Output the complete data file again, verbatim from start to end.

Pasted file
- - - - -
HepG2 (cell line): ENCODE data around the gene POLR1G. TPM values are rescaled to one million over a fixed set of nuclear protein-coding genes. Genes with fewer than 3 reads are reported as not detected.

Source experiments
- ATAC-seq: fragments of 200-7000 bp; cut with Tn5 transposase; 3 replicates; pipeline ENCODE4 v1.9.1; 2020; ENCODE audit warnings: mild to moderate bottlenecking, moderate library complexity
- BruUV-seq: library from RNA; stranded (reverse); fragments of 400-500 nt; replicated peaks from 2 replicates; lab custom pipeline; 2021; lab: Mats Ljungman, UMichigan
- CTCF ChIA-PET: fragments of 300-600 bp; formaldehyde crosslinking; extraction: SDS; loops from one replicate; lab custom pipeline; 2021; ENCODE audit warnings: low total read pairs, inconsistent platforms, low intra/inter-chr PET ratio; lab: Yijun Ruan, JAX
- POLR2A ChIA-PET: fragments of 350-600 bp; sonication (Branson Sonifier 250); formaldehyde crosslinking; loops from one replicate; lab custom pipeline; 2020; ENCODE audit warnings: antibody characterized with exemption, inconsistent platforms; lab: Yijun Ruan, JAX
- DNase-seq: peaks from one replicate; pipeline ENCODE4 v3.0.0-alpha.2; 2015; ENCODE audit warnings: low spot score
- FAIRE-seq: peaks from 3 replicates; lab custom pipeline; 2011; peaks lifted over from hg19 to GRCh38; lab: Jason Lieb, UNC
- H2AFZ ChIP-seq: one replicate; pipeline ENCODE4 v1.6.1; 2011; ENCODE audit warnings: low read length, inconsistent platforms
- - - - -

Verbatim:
HepG2 (cell line): ENCODE data around the gene POLR1G. TPM values are rescaled to one million over a fixed set of nuclear protein-coding genes. Genes with fewer than 3 reads are reported as not detected.

Source experiments
- ATAC-seq: fragments of 200-7000 bp; cut with Tn5 transposase; 3 replicates; pipeline ENCODE4 v1.9.1; 2020; ENCODE audit warnings: mild to moderate bottlenecking, moderate library complexity
- BruUV-seq: library from RNA; stranded (reverse); fragments of 400-500 nt; replicated peaks from 2 replicates; lab custom pipeline; 2021; lab: Mats Ljungman, UMichigan
- CTCF ChIA-PET: fragments of 300-600 bp; formaldehyde crosslinking; extraction: SDS; loops from one replicate; lab custom pipeline; 2021; ENCODE audit warnings: low total read pairs, inconsistent platforms, low intra/inter-chr PET ratio; lab: Yijun Ruan, JAX
- POLR2A ChIA-PET: fragments of 350-600 bp; sonication (Branson Sonifier 250); formaldehyde crosslinking; loops from one replicate; lab custom pipeline; 2020; ENCODE audit warnings: antibody characterized with exemption, inconsistent platforms; lab: Yijun Ruan, JAX
- DNase-seq: peaks from one replicate; pipeline ENCODE4 v3.0.0-alpha.2; 2015; ENCODE audit warnings: low spot score
- FAIRE-seq: peaks from 3 replicates; lab custom pipeline; 2011; peaks lifted over from hg19 to GRCh38; lab: Jason Lieb, UNC
- H2AFZ ChIP-seq: one replicate; pipeline ENCODE4 v1.6.1; 2011; ENCODE audit warnings: low read length, inconsistent platforms